Authorities are taking an extra step to ensure the wellbeing of residents, and have banned the sale of shisha during iftars.
Ajman Municipality announced that shisha will not be offered in Ramadan tents from the time that visitors break their fast, and will continue until 9pm.
The move comes days after Dubai Municipality confirmed that it will also implement a similar rule to ban shishas in all restaurants, coffee shops and Ramadan tents. In Dubai, residents will only be served shisha after 9pm.
Khaled Al Hosani, executive director of the public health and environment section at Ajman Municipality, said: “Any organisation that wants to install a Ramadan tent and offer food should first acquire approval from the Public Health Department, who will confirm if the meals are safe for human consumption.”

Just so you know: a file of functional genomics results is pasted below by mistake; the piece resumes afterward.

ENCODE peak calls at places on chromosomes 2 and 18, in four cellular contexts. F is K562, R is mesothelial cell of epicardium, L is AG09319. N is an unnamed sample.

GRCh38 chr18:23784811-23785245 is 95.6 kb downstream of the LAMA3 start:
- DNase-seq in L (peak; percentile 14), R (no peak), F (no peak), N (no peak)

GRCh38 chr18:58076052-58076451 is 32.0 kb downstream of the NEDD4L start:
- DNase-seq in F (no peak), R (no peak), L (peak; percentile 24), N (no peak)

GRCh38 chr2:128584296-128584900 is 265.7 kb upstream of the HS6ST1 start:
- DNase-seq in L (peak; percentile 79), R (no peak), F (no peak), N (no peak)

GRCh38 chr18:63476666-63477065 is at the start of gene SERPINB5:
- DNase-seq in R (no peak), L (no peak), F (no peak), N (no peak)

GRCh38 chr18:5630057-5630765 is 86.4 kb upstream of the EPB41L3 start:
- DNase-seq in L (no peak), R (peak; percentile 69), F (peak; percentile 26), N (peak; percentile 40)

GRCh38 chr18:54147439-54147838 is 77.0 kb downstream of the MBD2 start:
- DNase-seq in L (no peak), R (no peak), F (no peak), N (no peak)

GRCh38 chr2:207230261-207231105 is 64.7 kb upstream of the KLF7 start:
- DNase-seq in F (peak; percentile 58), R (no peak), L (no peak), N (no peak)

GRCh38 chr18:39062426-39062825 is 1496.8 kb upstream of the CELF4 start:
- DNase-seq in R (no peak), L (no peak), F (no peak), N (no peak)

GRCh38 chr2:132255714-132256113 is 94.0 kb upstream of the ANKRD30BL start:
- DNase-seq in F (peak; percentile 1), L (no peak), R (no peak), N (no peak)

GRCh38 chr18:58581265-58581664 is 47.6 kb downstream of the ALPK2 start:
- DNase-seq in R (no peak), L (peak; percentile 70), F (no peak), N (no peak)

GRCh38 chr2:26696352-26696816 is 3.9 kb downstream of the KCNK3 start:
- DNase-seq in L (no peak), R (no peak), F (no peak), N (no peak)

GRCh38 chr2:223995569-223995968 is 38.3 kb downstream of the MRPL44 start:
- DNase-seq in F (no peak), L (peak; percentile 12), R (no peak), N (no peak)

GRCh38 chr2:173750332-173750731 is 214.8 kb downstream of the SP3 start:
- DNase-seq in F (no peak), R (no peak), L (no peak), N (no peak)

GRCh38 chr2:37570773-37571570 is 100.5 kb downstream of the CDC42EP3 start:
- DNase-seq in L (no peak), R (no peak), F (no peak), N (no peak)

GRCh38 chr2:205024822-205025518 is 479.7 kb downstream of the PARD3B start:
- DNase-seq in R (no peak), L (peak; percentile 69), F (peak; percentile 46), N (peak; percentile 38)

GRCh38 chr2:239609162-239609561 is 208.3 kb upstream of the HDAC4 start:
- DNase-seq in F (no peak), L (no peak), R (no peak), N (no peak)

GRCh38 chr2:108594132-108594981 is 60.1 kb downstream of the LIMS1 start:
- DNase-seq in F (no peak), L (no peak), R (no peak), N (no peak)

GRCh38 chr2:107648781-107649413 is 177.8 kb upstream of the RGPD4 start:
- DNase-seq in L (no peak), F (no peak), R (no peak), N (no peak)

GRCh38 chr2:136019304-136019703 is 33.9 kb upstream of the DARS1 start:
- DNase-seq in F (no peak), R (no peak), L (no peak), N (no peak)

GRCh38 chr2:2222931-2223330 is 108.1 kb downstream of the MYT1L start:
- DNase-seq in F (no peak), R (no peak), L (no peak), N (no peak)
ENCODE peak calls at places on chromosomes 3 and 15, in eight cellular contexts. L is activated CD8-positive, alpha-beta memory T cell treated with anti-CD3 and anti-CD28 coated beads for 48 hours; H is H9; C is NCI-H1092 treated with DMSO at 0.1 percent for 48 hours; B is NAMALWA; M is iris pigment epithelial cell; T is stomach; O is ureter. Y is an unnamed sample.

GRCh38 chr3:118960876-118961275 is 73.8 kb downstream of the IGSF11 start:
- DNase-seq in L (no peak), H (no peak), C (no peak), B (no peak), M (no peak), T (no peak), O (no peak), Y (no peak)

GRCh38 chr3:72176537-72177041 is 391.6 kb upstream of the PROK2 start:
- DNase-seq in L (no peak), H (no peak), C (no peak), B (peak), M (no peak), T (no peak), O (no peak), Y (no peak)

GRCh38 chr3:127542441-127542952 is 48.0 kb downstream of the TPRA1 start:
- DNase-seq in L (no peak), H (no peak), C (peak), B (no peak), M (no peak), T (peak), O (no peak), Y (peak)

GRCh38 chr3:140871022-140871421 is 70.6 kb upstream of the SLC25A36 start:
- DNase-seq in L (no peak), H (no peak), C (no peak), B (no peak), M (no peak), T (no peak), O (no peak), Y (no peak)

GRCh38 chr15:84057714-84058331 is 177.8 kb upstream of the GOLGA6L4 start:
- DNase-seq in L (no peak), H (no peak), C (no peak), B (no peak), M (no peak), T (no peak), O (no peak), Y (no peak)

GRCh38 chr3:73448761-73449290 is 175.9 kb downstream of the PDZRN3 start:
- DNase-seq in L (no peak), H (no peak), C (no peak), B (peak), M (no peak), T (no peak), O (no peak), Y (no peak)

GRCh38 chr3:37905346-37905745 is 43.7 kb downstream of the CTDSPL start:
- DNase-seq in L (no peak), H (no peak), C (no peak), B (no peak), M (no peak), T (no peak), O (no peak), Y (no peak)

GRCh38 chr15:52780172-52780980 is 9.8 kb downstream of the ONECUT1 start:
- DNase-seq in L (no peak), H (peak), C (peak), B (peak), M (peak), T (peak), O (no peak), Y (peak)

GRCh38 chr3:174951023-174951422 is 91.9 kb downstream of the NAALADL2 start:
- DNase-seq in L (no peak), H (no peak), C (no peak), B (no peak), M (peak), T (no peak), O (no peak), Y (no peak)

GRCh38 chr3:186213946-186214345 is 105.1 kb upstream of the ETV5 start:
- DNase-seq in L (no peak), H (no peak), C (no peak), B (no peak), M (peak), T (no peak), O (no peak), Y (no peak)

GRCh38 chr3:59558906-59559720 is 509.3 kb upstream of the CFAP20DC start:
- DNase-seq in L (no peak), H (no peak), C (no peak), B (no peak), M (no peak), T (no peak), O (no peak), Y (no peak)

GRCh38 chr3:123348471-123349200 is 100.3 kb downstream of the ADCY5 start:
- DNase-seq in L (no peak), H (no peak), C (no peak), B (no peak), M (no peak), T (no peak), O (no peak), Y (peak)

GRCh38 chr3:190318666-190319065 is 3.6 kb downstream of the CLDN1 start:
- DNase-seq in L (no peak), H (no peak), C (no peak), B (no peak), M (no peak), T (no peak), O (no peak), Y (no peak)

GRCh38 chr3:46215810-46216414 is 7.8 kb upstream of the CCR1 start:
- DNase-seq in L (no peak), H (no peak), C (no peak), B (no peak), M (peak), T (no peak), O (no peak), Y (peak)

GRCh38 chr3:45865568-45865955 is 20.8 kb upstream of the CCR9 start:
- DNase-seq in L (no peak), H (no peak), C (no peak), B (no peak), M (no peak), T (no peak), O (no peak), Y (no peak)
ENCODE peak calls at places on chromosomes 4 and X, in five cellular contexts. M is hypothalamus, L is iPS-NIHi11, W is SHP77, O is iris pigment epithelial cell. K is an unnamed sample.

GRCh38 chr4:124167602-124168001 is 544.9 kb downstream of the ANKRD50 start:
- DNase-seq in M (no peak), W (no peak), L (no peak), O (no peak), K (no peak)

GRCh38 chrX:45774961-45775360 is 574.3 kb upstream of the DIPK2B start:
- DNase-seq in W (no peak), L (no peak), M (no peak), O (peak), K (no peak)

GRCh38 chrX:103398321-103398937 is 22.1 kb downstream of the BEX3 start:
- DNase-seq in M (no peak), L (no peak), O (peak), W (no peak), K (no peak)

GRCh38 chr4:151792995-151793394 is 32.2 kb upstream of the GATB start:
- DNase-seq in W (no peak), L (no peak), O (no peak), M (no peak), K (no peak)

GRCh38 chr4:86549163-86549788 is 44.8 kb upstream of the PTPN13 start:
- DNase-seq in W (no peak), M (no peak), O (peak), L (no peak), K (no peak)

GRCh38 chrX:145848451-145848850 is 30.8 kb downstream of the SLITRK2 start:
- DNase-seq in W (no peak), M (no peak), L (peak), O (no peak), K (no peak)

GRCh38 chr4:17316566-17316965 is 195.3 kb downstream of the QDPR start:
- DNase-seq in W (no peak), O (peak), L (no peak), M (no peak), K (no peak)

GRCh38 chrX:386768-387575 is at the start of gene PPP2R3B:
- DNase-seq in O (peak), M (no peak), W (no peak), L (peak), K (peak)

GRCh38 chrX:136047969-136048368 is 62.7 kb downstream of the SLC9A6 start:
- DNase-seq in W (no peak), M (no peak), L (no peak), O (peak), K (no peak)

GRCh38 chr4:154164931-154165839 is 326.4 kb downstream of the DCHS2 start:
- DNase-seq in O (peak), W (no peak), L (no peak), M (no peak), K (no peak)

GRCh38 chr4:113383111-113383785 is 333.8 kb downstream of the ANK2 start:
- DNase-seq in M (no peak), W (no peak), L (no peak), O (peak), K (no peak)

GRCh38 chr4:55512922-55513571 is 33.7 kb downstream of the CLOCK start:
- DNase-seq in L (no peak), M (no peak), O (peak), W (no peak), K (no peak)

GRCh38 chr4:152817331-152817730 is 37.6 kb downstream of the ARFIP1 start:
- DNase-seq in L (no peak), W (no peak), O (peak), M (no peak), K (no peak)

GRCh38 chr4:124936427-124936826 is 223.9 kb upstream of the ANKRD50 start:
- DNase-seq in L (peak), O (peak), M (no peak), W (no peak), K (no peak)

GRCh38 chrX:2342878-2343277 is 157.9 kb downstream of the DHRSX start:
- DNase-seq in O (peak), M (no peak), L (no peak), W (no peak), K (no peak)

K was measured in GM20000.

He also pointed out that Ramadan tents will now be limited to serving food and beverages, and requested all establishments to adhere to the new rules.
Dangers of shisha and dokha
The American University of Sharjah (AUS) recently carried out research on a number of popular shisha charcoals and dokha tobacco.
Dokha is a traditional Arabic tobacco usually mixed with herbs and spices for the medwakh, a slender, six-inch-long pipe that is commonly used among young Arabs.
The results showed that both products contained metal traces such as iron, lead, cadmium, chromium, cobalt and manganese at concentrations similar to, if not higher than, cigarettes.
According to a 2005 study by the UN World Health Organisation (WHO), shisha smoke has high concentrations of toxic compounds, including carbon monoxide, heavy metals, cancer-causing chemicals and potentially addictive levels of nicotine.
Cigarette smokers usually take around eight to 12 puffs over a course of five to seven minutes, inhaling a total of 0.5 to 0.6 of a litre of smoke.
In contrast, shihsa sessions typically usually last 20-80 minutes, during which the smoker may take 50-20 puffs which each range from 0.15 to one litre.
Source: Gulf News